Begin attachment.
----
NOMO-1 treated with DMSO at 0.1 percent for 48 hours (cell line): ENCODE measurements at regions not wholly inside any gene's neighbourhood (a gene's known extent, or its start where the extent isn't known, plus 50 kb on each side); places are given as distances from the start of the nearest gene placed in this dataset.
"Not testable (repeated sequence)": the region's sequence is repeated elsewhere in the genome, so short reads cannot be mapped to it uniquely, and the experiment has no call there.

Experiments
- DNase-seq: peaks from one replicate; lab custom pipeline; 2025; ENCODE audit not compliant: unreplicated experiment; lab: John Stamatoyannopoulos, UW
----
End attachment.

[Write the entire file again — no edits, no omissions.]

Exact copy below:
NOMO-1 treated with DMSO at 0.1 percent for 48 hours (cell line): ENCODE measurements at regions not wholly inside any gene's neighbourhood (a gene's known extent, or its start where the extent isn't known, plus 50 kb on each side); places are given as distances from the start of the nearest gene placed in this dataset.
"Not testable (repeated sequence)": the region's sequence is repeated elsewhere in the genome, so short reads cannot be mapped to it uniquely, and the experiment has no call there.

Experiments
- DNase-seq: peaks from one replicate; lab custom pipeline; 2025; ENCODE audit not compliant: unreplicated experiment; lab: John Stamatoyannopoulos, UW